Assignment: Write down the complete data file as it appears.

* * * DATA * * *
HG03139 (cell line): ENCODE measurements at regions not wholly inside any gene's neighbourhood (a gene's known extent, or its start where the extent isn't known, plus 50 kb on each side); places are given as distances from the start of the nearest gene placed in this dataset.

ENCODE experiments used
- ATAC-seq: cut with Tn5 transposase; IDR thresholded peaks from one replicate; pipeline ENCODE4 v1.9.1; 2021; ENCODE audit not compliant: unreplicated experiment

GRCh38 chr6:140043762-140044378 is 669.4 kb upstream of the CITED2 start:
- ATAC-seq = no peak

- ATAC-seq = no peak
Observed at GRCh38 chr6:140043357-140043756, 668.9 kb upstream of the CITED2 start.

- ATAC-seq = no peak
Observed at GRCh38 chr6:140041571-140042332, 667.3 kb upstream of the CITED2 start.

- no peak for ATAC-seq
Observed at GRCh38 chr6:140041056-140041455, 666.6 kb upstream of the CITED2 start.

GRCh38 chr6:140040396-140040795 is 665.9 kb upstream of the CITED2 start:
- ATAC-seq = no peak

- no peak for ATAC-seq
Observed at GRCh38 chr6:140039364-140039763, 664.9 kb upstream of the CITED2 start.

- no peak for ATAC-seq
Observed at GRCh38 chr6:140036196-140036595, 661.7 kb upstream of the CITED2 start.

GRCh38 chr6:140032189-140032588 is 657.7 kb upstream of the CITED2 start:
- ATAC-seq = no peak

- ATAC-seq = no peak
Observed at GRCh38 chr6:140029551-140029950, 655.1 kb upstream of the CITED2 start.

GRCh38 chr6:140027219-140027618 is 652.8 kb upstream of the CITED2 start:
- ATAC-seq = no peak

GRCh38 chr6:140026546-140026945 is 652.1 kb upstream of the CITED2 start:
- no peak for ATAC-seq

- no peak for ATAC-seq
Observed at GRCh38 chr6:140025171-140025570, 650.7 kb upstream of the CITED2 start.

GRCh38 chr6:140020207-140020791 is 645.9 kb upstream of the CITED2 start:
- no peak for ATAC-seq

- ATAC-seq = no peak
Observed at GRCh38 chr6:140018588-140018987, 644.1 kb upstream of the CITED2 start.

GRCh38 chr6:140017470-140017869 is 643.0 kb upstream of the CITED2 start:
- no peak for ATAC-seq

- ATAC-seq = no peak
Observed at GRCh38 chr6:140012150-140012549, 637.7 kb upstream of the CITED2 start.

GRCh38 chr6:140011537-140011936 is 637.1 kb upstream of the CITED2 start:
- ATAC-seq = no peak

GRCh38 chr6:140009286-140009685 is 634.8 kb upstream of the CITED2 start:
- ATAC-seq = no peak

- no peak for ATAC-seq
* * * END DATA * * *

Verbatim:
HG03139 (cell line): ENCODE measurements at regions not wholly inside any gene's neighbourhood (a gene's known extent, or its start where the extent isn't known, plus 50 kb on each side); places are given as distances from the start of the nearest gene placed in this dataset.

ENCODE experiments used
- ATAC-seq: cut with Tn5 transposase; IDR thresholded peaks from one replicate; pipeline ENCODE4 v1.9.1; 2021; ENCODE audit not compliant: unreplicated experiment

GRCh38 chr6:140043762-140044378 is 669.4 kb upstream of the CITED2 start:
- ATAC-seq = no peak

- ATAC-seq = no peak
Observed at GRCh38 chr6:140043357-140043756, 668.9 kb upstream of the CITED2 start.

- ATAC-seq = no peak
Observed at GRCh38 chr6:140041571-140042332, 667.3 kb upstream of the CITED2 start.

- no peak for ATAC-seq
Observed at GRCh38 chr6:140041056-140041455, 666.6 kb upstream of the CITED2 start.

GRCh38 chr6:140040396-140040795 is 665.9 kb upstream of the CITED2 start:
- ATAC-seq = no peak

- no peak for ATAC-seq
Observed at GRCh38 chr6:140039364-140039763, 664.9 kb upstream of the CITED2 start.

- no peak for ATAC-seq
Observed at GRCh38 chr6:140036196-140036595, 661.7 kb upstream of the CITED2 start.

GRCh38 chr6:140032189-140032588 is 657.7 kb upstream of the CITED2 start:
- ATAC-seq = no peak

- ATAC-seq = no peak
Observed at GRCh38 chr6:140029551-140029950, 655.1 kb upstream of the CITED2 start.

GRCh38 chr6:140027219-140027618 is 652.8 kb upstream of the CITED2 start:
- ATAC-seq = no peak

GRCh38 chr6:140026546-140026945 is 652.1 kb upstream of the CITED2 start:
- no peak for ATAC-seq

- no peak for ATAC-seq
Observed at GRCh38 chr6:140025171-140025570, 650.7 kb upstream of the CITED2 start.

GRCh38 chr6:140020207-140020791 is 645.9 kb upstream of the CITED2 start:
- no peak for ATAC-seq

- ATAC-seq = no peak
Observed at GRCh38 chr6:140018588-140018987, 644.1 kb upstream of the CITED2 start.

GRCh38 chr6:140017470-140017869 is 643.0 kb upstream of the CITED2 start:
- no peak for ATAC-seq

- ATAC-seq = no peak
Observed at GRCh38 chr6:140012150-140012549, 637.7 kb upstream of the CITED2 start.

GRCh38 chr6:140011537-140011936 is 637.1 kb upstream of the CITED2 start:
- ATAC-seq = no peak

GRCh38 chr6:140009286-140009685 is 634.8 kb upstream of the CITED2 start:
- ATAC-seq = no peak

- no peak for ATAC-seq